So the end of the summer is soon here, and like most Swedes, I seem to have taken the whole season off as holiday. Forgive me for my lack of communication. Time certainly flies when you’re having fun and soaking up the sun. I wanted to give you a brief update on how things have been.
It’s been a blast of a first summer in Sweden including trips to theme parks in Denmark, road tripping in Gotland and sunbathing in the archipelagos of Stockholm. Our travel eyes always seem to be set for the far off world, so a little bit of Scandinavian exploring was a refreshing and easily overlooked adventure. Here’s a few words about our recent trip to Gotland.
A friend of ours, Irene, has been living in Gotland for a while due to work and was kind enough to invite us to visit. We of course took her up on the offer and hopped on a tiny (well at least from my flying experience) plane for the short flight over the Baltic Sea. This was the first time that I had actually been in a propeller plane, so I was a little freaked out by how close the blades were to where my arse was planted…Really close as it turns out.
We were greeted at the tiny, and I mean tiny, airport by our personal chauffeur (and very good friend Irene). She was wise enough to hire a car for a few days so that we could road trip a bit around the island and explore everything it had to offer. Which was a lot.
Visby, where we were staying, is as picturesque as it’s made out to be. The central part of the town is surrounded by a huge medieval wall and there are church ruins dotted here, there and everywhere.
Everything is very well kept and you’re free to explore the ruins by yourself. That means scratching your way through old stone stairwells into dark and cramped places and trying your hardest not to trip and cause serious injury. In the UK, these areas would certainly be roped off due to danger but in the happy, go lucky Gotland way, you’re free to do as you please. These structures were more than impressive and left you wondering just how on earth they managed to build these way back when. But, however they did it, they’re still (partially) standing today and evening being used to host events and weddings.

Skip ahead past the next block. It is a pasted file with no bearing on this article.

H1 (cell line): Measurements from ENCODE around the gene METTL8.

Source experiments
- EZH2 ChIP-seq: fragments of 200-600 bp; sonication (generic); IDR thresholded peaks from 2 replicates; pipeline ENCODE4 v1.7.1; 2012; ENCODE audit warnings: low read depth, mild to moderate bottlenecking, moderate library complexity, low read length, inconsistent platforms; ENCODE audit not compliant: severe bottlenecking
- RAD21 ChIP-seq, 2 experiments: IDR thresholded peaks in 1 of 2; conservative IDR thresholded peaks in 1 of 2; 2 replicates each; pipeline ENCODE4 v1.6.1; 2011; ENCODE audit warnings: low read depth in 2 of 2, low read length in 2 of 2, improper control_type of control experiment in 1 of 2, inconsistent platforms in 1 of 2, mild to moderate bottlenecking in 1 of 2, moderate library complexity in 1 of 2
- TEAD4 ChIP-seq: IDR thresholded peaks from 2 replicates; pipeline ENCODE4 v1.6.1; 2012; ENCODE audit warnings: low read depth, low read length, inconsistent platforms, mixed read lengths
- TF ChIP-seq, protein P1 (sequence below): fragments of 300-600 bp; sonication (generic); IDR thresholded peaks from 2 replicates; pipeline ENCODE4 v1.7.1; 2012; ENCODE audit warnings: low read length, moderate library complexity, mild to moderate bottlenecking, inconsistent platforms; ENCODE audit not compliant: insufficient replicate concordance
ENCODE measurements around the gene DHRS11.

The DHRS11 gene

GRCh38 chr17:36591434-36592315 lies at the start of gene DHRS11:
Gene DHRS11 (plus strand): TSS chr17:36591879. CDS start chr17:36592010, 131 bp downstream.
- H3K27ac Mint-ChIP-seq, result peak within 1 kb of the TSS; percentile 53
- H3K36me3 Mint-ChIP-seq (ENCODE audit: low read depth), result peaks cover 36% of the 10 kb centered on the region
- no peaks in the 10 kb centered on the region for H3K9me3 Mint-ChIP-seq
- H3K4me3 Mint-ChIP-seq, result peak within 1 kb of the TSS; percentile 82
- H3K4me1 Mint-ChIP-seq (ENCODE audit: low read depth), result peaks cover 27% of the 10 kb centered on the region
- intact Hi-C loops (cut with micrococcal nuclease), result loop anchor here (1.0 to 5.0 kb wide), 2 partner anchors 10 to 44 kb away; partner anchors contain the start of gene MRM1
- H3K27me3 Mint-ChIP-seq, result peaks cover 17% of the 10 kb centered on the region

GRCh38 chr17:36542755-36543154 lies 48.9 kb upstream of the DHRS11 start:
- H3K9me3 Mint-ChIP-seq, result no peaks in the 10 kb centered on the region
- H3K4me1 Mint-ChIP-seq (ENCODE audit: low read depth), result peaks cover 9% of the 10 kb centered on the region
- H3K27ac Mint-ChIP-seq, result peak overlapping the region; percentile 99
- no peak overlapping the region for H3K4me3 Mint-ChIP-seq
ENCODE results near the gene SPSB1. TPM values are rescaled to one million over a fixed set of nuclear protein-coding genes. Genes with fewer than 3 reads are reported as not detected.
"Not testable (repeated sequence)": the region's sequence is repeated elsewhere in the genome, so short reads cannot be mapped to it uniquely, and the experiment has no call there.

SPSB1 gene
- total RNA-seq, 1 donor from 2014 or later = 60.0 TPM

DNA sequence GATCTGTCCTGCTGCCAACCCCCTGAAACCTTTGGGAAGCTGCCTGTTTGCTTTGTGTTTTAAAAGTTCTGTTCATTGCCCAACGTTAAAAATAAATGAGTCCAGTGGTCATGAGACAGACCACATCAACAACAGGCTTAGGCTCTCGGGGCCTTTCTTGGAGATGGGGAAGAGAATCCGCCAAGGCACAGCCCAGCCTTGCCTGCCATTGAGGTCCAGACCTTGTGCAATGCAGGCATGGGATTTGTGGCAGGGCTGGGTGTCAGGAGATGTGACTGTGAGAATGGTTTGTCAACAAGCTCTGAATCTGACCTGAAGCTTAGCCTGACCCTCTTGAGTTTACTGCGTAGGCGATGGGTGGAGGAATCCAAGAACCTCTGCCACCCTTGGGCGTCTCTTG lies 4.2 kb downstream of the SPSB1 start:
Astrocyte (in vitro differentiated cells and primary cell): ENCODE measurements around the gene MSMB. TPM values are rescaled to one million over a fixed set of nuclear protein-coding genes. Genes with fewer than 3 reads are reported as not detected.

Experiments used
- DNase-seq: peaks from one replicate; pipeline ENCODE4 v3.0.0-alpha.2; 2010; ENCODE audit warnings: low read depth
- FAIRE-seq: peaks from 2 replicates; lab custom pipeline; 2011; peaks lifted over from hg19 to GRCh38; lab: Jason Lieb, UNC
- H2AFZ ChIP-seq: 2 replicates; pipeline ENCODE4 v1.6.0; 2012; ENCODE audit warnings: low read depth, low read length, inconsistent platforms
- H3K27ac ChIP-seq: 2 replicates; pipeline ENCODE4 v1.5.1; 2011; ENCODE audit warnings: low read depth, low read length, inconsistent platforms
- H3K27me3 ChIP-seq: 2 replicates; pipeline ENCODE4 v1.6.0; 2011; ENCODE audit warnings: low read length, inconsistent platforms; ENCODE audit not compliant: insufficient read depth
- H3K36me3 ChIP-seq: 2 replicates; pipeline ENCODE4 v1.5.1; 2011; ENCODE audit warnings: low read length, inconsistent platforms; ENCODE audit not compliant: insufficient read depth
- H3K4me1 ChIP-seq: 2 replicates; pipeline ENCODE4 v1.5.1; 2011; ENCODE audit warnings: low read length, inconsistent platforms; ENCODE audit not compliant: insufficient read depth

The week that we visited was just after Almedalen Week where the town becomes a host of one the most important political events of the year. It also has a flock of tourists come to take part in this event but they seemed to have dispersed back to their homes by the time that we had arrived. This was perfect for us as it meant that the town had returned to its calm and gentle atmosphere that we were seeking. Cobble stone alleyways vibes everywhere.
The rest of Gotland was spectacular too. With fields and fields of greenery and stone, spectacular clifftop views and beautifully sandy beaches. The one below was located on the small island of Fårö which is a little ferry ride from the central Gotland island. The ferry ride was free for everyone and only took about 10 minutes so was no hassle at all.
The water was surprisingly warm so we of course had to have a little evening splash…
We spent every day exploring the island. Seeing new places. Trying new things including a little bit of pottery spinning and a trip to Pippi Longstocking’s house. And of course eating some great food. But I think that this update is long enough now and will save those tales for another time.
I’ll leave with one simple suggestion though. If you ever have the opportunity to visit Gotland, do it. That goes for the countless Swedes who I’ve spoken to as well who know that it’s a great place but are yet to visit. It’s a lovely place, full of soul and a reinvigorating energy. Also, thanks again Irene for being the best host! It was great fun!